Aimed at AS and A2-level biology students (perhaps also of interest to higher-level KS4?), this fulldome show explains atomic structure and the structure of a molecule of caffeine, flying the audience through cell membranes and travelling the bloodstream, finally crossing the blood/brain barrier to discover how it's the shape of caffeine that causes it to act as a competitive inhibitor of ATP (in its role as a neurotransmitter), reducing drowsiness.
This show was made by Surrey University as part of the British Science Festival 2009 and was funded by SEEDA. Nice visuals and music, and accurate information. The style is more academic than our other shows. Peter Symonds College made repeat visits to see this show with entire AS year groups.
Designed for KS3 school groups. Super-stylish show; I reckon this is one of the best fulldome films ever made. Explains what an astronomer is and how they work in worldwide networks to manage the large amounts of data they collect. Great for showing potential jobs in astronomy and highlights the UK contribution. Includes the electromagnetic spectrum, James Webb Telescope and Large Hadron Collider. More educational than the Black Holes show. Does not include a lot of 'flying through space'. Contains one scene with flickering (potentially dangerous to photosensitive epileptics) but you can be warned when this will occur.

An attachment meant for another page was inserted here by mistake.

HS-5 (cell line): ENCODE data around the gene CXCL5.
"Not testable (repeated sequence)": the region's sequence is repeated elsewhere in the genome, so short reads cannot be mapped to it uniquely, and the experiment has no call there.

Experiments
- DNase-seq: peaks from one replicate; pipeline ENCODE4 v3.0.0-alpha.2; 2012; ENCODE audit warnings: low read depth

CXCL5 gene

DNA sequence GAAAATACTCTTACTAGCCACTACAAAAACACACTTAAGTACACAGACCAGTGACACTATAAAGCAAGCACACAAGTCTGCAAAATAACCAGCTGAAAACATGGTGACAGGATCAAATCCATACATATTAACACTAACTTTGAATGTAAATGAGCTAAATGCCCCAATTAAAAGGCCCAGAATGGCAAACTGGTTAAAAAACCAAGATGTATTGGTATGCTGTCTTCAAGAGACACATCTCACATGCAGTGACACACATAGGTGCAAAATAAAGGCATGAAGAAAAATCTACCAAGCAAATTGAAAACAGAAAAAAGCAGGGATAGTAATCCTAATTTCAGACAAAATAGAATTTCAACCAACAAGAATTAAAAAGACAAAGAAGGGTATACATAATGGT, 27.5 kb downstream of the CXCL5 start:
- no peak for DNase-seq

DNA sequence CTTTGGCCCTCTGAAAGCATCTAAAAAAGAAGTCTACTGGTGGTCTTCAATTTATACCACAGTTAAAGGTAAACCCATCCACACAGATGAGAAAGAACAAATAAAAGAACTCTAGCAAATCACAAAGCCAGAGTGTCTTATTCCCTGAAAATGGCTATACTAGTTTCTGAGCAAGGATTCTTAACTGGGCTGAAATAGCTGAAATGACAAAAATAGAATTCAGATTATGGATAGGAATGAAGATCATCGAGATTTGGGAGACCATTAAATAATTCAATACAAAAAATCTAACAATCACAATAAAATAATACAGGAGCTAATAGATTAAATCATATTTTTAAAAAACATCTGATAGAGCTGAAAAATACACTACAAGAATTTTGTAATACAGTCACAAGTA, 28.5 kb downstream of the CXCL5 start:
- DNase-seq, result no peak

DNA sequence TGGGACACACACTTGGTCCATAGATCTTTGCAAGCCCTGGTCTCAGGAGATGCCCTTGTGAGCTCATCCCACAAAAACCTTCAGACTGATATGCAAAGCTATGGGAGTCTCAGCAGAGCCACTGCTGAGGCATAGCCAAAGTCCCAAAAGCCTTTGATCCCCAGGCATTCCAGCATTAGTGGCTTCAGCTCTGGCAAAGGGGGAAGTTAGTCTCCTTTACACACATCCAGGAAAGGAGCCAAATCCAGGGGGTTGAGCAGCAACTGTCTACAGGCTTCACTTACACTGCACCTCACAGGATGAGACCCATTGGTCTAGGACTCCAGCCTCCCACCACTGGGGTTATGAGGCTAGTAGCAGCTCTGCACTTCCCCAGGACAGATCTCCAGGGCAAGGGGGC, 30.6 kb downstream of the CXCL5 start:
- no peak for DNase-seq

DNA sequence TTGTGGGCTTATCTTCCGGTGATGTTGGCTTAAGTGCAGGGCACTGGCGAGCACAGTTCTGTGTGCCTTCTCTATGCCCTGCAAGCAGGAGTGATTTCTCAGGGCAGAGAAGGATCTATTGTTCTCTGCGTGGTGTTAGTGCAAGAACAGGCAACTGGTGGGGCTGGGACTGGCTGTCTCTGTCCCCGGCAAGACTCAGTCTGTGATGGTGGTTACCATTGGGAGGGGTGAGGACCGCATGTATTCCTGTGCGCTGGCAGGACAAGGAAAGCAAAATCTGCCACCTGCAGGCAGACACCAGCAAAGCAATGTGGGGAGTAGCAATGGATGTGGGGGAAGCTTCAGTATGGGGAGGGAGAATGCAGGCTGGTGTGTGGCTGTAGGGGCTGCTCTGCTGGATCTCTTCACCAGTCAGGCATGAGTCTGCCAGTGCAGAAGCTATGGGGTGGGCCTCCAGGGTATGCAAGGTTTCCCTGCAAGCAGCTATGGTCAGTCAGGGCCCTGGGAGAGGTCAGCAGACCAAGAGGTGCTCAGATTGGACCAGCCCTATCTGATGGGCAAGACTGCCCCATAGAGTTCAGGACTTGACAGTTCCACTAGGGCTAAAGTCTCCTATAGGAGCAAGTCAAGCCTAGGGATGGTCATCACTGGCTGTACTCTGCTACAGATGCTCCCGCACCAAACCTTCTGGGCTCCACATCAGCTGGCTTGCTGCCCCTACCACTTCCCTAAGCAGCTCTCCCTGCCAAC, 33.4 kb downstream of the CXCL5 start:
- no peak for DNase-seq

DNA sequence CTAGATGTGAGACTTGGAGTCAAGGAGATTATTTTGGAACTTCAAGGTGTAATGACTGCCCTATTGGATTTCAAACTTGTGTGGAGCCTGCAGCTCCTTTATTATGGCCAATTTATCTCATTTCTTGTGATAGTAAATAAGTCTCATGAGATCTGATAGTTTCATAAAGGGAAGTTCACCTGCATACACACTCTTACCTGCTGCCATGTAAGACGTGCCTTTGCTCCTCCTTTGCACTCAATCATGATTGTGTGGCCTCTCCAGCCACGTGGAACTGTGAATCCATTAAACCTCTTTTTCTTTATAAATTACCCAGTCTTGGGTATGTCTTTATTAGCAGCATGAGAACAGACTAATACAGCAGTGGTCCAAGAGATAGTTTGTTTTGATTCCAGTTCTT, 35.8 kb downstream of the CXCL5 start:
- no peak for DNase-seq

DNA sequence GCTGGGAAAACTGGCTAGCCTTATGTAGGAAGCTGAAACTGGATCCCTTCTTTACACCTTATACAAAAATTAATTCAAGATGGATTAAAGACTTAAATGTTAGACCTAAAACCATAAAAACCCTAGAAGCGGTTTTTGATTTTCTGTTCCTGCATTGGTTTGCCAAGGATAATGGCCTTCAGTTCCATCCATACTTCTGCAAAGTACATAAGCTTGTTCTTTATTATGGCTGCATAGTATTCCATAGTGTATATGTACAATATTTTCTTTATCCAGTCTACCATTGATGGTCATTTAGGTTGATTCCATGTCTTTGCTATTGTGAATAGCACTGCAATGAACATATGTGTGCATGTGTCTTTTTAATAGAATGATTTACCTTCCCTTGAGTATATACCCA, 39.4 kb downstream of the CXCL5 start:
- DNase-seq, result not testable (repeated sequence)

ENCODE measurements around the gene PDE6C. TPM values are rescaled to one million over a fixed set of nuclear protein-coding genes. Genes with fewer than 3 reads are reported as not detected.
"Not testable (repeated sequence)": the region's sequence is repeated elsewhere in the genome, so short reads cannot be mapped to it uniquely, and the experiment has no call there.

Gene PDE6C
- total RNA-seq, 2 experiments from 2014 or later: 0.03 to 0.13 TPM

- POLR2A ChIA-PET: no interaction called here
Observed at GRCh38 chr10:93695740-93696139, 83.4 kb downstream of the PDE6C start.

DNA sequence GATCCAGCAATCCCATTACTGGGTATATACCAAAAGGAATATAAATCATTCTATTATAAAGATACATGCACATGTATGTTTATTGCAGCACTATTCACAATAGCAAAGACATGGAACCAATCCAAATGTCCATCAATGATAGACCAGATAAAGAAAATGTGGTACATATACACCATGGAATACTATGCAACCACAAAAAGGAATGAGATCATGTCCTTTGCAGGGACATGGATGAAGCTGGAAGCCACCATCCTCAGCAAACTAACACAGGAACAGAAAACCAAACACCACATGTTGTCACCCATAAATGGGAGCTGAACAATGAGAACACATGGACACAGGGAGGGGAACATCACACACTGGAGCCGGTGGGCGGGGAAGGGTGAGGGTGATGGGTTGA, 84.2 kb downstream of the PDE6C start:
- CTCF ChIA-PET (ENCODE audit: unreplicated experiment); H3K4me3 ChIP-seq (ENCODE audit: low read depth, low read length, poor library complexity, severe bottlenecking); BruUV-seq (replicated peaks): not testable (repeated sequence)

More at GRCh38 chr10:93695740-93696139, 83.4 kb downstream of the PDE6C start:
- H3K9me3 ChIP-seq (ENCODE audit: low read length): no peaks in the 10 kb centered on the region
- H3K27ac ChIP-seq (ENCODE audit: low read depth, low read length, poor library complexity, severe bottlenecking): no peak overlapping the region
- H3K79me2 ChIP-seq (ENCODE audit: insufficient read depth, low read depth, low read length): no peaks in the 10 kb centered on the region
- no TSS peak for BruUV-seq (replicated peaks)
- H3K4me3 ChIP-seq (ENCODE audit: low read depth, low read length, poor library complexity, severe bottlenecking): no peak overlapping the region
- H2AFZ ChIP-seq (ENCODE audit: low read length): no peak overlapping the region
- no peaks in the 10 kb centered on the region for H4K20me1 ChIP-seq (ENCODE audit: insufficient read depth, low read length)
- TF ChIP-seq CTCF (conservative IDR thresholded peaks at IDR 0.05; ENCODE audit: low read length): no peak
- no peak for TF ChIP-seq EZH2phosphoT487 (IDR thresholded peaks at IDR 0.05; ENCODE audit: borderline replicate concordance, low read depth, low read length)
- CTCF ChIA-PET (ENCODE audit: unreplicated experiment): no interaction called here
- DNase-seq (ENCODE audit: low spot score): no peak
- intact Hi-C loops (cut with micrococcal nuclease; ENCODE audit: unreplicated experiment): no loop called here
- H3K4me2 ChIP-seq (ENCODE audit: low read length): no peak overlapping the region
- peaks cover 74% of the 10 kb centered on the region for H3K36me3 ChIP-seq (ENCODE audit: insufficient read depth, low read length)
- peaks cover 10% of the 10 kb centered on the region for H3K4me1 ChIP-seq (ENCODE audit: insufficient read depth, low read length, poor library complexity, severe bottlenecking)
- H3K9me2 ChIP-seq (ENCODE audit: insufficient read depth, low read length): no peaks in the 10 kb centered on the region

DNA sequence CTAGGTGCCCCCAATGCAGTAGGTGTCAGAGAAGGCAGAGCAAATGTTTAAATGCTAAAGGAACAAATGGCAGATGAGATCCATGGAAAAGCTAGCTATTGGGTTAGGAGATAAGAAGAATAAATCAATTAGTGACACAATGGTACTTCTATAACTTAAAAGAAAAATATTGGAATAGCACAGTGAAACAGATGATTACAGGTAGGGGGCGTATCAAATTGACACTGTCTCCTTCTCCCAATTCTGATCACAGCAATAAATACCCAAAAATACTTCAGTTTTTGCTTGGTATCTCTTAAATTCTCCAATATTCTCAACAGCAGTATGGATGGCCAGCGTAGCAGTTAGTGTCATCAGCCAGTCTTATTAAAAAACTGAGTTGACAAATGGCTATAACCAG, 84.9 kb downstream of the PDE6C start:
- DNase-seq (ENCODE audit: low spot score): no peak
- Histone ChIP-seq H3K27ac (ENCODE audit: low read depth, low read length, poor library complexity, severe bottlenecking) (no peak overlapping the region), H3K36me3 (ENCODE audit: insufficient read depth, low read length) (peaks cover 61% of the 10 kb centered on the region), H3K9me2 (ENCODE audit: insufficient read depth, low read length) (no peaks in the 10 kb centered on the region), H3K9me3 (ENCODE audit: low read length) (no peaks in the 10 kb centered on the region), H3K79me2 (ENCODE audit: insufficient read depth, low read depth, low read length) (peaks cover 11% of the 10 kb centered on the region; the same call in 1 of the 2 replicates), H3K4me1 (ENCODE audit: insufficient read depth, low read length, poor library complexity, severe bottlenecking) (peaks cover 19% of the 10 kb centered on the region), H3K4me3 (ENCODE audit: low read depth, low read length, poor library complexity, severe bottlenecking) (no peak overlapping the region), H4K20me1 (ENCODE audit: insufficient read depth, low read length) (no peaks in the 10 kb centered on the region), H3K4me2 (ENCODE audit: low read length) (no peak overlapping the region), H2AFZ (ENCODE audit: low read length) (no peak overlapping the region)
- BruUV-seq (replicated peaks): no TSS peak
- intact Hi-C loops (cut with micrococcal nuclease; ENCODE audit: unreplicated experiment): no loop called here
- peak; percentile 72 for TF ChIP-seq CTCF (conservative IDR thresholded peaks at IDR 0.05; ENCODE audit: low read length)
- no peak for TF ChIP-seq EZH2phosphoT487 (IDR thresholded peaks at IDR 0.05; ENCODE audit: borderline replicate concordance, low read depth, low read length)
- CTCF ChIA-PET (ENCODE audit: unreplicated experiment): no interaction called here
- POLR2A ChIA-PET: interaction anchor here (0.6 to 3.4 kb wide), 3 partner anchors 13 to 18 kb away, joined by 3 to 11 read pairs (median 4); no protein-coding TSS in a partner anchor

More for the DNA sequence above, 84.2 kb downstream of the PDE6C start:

KS3 teacher comments "Awesome, unmissable, mindblowing", "Stunning. The way the show was put together was fantastic". One pupil wrote on the show's website: “I am 12, and today I watched "We are Astronomers". We were the first people to watch it at the INTECH planetarium, I thought it was brilliant and it really inspired me!". More details on the show website
Lovely up to date (2012) film show about the search for alien life. Considers why we are searching, places we might find life (including Mars, showing a robot explorer), how to find planets around other stars, and what the future might hold. We expect this to be very popular with the kids, and it would work well as a treat.
The aliens are very cute and the visuals varied and non-abstract, so we also expect KS1 would enjoy it even though they wouldn't follow all the science. Older (KS4+) groups with a need for directed serious science might find it rather lightweight.
Beautifully child-centred show. Join two children as they explore our solar system in a homemade rocket. This show has simpler visual effects than our other film shows in places, but is great for the kids and is a gentle experience with plenty of brighter sections. Usually the Science Centre would always recommend live shows, but for KS1 wanting to 'see the planets' this is a top recommendation. It is not very dark and is great at holding attention and for these reasons is the only show available for groups with Reception children.